President Obama on Thursday hailed the initial public offering by General Motors as proof that his economic policies are starting to “pay off.”
The retooled automaker, which the Obama administration rescued with $50 billion in aid, in a government supervised bankruptcy proceeding last year, made a successful return to the New York Stock Exchange with an initial public offering that saw its stock surge before the closing bell.
The company’s stock was offered at an initial price of $33 per share and closed at $34.19, up 3.6m percent for the day.
“We are finally beginning to see some of these tough decisions that we made in the midst of crisis begin to pay off,” Obama said Thursday at the White House.
The initial offering was much higher than analysts had expected, and has spurred new hopes that the government, which owns 500 million shares in GM, could finalize its exit by the end of the next year.
Obama hopes to seize on the positive IPO by making his first domestic trip since the election to visit a plant that manufactures components for hybrid vehicles. Obama, along with Vice President Biden, will visit the Kokomo, Ind. plant on Tuesday.
“Just as I had faith in the ability of our automakers to persevere and succeed, I have faith in the American people to persevere and succeed,” Obama said Thursday.
But there is not guarantee that General Motors will be able to make a complete comeback from a painful bankruptcy and government intervention that saddled the company with a battered reputation as “government motors.”
Similarly, it is unclear whether Obama’s intervention with the automakers will help him in the 2012 presidential race, where several states in the industrial heartland will be critical to his reelection. In this year’s midterm election, Democrats lost scores of seats in Ohio, Pennsylvania, Illinois, Indiana and Michigan, which all have auto plants.
Republican leaders who have repeatedly criticized Obama’s efforts to help the automakers did not back down Thursday from their criticism.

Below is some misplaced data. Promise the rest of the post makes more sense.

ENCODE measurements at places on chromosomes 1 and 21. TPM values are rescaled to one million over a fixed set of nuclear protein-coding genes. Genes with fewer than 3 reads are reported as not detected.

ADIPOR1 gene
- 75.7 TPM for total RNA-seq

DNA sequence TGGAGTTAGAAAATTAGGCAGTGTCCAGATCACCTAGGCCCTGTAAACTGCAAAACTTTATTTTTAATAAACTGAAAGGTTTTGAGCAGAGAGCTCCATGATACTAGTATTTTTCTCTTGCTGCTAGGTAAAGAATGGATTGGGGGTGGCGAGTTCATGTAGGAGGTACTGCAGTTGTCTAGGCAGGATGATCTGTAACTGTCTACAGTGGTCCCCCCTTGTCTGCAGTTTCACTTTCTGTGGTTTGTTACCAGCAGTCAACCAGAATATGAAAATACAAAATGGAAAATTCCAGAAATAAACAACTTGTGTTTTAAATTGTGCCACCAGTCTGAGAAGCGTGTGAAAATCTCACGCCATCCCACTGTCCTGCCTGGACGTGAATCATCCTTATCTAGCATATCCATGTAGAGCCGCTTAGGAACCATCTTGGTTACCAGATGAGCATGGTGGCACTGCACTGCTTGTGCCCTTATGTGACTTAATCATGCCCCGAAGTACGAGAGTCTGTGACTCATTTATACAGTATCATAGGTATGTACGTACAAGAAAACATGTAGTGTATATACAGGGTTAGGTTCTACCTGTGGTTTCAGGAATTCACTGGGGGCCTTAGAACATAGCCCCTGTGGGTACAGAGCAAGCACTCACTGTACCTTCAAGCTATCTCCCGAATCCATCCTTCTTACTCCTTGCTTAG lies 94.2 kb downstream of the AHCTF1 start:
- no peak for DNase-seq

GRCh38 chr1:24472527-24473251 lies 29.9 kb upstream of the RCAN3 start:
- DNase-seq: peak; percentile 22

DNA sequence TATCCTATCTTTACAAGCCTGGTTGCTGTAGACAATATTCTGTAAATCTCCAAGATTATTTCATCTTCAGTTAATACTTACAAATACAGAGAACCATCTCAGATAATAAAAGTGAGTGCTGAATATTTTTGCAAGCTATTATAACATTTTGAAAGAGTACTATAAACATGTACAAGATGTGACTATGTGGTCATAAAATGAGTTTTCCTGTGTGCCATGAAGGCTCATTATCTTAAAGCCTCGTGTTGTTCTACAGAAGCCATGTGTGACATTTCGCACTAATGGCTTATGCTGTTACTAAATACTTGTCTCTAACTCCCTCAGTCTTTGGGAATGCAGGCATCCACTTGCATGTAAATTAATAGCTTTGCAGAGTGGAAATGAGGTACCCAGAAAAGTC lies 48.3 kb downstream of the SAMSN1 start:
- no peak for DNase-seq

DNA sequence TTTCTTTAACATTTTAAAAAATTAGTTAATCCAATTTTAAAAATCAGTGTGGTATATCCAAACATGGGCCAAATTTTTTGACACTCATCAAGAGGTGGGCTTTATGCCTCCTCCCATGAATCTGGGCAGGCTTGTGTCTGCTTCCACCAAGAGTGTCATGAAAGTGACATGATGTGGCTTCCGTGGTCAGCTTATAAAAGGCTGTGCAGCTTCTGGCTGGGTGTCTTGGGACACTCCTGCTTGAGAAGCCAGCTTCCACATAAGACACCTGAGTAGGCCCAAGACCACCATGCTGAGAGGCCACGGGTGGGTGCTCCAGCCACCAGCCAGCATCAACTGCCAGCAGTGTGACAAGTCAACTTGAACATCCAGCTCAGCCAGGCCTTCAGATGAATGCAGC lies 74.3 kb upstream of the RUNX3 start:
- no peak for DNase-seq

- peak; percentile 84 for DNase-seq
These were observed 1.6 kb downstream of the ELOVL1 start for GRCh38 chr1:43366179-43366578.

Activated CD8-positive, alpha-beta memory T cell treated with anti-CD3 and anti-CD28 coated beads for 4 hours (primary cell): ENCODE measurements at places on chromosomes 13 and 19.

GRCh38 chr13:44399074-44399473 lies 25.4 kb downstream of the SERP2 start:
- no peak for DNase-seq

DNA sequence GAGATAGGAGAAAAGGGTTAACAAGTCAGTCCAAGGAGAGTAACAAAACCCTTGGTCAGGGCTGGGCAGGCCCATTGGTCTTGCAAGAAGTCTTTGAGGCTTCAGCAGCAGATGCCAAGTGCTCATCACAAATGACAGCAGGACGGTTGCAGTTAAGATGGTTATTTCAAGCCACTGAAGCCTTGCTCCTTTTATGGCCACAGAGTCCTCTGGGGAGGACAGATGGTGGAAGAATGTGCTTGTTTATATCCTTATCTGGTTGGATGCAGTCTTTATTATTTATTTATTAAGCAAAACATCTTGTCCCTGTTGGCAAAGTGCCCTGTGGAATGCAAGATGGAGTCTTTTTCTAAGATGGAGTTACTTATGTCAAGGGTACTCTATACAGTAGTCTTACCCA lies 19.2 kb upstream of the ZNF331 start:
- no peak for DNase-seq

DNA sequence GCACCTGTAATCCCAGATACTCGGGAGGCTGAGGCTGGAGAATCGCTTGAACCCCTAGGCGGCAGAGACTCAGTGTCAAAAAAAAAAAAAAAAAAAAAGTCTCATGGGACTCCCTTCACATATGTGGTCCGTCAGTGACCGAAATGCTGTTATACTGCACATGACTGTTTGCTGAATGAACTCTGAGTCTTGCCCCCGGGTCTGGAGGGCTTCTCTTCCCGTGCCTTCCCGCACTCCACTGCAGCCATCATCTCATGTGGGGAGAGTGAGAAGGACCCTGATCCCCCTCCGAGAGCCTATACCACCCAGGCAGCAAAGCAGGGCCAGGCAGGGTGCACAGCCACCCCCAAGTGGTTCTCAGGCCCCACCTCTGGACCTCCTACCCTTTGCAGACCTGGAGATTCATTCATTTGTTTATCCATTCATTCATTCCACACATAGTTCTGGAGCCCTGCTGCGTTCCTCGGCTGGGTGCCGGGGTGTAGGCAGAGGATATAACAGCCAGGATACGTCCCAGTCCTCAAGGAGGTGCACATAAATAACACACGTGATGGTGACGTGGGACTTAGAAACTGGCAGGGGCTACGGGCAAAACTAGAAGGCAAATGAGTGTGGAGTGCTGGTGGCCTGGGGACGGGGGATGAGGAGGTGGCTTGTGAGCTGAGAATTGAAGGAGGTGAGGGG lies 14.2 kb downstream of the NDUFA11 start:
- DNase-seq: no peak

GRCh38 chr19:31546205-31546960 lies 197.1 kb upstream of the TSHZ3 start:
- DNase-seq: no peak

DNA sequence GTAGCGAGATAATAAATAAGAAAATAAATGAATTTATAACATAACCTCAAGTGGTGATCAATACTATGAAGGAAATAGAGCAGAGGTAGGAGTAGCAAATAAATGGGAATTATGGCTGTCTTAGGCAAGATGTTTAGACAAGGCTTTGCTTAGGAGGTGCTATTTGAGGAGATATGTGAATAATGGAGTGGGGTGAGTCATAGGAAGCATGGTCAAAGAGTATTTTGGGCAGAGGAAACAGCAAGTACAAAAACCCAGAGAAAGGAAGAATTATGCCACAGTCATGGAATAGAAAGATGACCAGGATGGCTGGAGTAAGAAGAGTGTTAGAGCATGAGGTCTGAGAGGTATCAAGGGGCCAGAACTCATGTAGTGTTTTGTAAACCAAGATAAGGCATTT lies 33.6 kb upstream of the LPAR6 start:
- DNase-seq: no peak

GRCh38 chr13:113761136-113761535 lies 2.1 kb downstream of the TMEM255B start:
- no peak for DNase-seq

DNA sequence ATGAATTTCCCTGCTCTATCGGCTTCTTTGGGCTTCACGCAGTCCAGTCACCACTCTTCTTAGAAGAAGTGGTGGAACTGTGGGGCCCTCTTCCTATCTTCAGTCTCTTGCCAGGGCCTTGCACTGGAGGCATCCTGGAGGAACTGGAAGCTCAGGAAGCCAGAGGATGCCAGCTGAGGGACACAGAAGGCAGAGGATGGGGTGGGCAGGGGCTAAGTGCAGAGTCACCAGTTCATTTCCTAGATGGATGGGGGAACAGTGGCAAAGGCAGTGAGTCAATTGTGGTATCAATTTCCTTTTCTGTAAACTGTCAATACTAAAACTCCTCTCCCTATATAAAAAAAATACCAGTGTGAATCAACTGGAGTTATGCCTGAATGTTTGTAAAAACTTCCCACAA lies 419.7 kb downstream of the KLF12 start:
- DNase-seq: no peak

“The government's reaction to General Motors and the bailout from the government I think could have been handled in a more orderly way by a bankruptcy judge without the heavy hand of the Federal Government in the midst of it,” said incoming House Speaker John BoehnerJohn Andrew BoehnerLobbying world A new kind of hero? Last week's emotional TV may be a sign GOP up in arms over Cheney, Kinzinger MORE (R-Ohio).
He said common taxpayers burdened with government debt have been hurt by the administration’s actions.
“When you look at the people who lost because of the government's actions, we're talking about tens of thousands of Americans who were punished as a result of the government's actions,” he said.
The administration sees the auto bailouts as one of the most tangible examples of success stemming from its action to boost the economy during the last two years.
U.S. auto companies, Obama said Thursday, are “once again on the rise.” He pointed to the operating profits both Chrysler and GM have managed in recent quarters, and applauded Ford’s resurgence, too. Ford is the only one of the automakers that did not receive a government bailout.
Some Republicans said that while they still opposed the terms of the bailout -- in particular, the GOP had opposed a deal wiping out GM's obligation to many secured creditors -- they were hopeful for the company.
“Hopefully, this will be a complete success in the end, and if it is, that's good for GM,” Sen. Orrin HatchOrrin Grant HatchLobbying world Congress, stop holding 'Dreamers' hostage Drug prices are declining amid inflation fears MORE (R-Utah) said Wednesday on MSNBC. “It's probably good for those who are workers at GM, and, hopefully, it's good for our country as well.”
But other GOP figures continued to decry the government action. The news about GM, said Texas Gov. Rick Perry (R) on Thursday, is “probably a good exhibit of why the government should not be involved in the private sector.”